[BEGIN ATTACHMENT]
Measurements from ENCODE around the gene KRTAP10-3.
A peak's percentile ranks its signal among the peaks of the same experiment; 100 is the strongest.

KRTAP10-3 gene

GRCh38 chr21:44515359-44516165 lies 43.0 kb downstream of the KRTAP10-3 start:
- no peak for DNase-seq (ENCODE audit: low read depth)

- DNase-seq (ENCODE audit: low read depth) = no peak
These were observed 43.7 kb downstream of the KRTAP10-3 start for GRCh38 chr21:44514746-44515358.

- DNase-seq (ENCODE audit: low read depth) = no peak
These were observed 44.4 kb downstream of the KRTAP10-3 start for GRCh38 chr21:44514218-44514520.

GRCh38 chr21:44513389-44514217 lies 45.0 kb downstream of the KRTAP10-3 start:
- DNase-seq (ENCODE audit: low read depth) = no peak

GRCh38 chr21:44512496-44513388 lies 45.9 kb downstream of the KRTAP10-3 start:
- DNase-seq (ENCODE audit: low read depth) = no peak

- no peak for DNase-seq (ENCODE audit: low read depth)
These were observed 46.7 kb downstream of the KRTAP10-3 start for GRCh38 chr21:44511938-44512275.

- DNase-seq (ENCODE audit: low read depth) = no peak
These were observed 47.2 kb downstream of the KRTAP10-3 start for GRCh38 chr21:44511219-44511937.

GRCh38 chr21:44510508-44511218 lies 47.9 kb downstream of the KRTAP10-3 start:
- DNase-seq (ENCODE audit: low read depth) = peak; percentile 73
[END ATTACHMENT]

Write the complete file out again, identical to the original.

Measurements from ENCODE around the gene KRTAP10-3.
A peak's percentile ranks its signal among the peaks of the same experiment; 100 is the strongest.

KRTAP10-3 gene

GRCh38 chr21:44515359-44516165 lies 43.0 kb downstream of the KRTAP10-3 start:
- no peak for DNase-seq (ENCODE audit: low read depth)

- DNase-seq (ENCODE audit: low read depth) = no peak
These were observed 43.7 kb downstream of the KRTAP10-3 start for GRCh38 chr21:44514746-44515358.

- DNase-seq (ENCODE audit: low read depth) = no peak
These were observed 44.4 kb downstream of the KRTAP10-3 start for GRCh38 chr21:44514218-44514520.

GRCh38 chr21:44513389-44514217 lies 45.0 kb downstream of the KRTAP10-3 start:
- DNase-seq (ENCODE audit: low read depth) = no peak

GRCh38 chr21:44512496-44513388 lies 45.9 kb downstream of the KRTAP10-3 start:
- DNase-seq (ENCODE audit: low read depth) = no peak

- no peak for DNase-seq (ENCODE audit: low read depth)
These were observed 46.7 kb downstream of the KRTAP10-3 start for GRCh38 chr21:44511938-44512275.

- DNase-seq (ENCODE audit: low read depth) = no peak
These were observed 47.2 kb downstream of the KRTAP10-3 start for GRCh38 chr21:44511219-44511937.

GRCh38 chr21:44510508-44511218 lies 47.9 kb downstream of the KRTAP10-3 start:
- DNase-seq (ENCODE audit: low read depth) = peak; percentile 73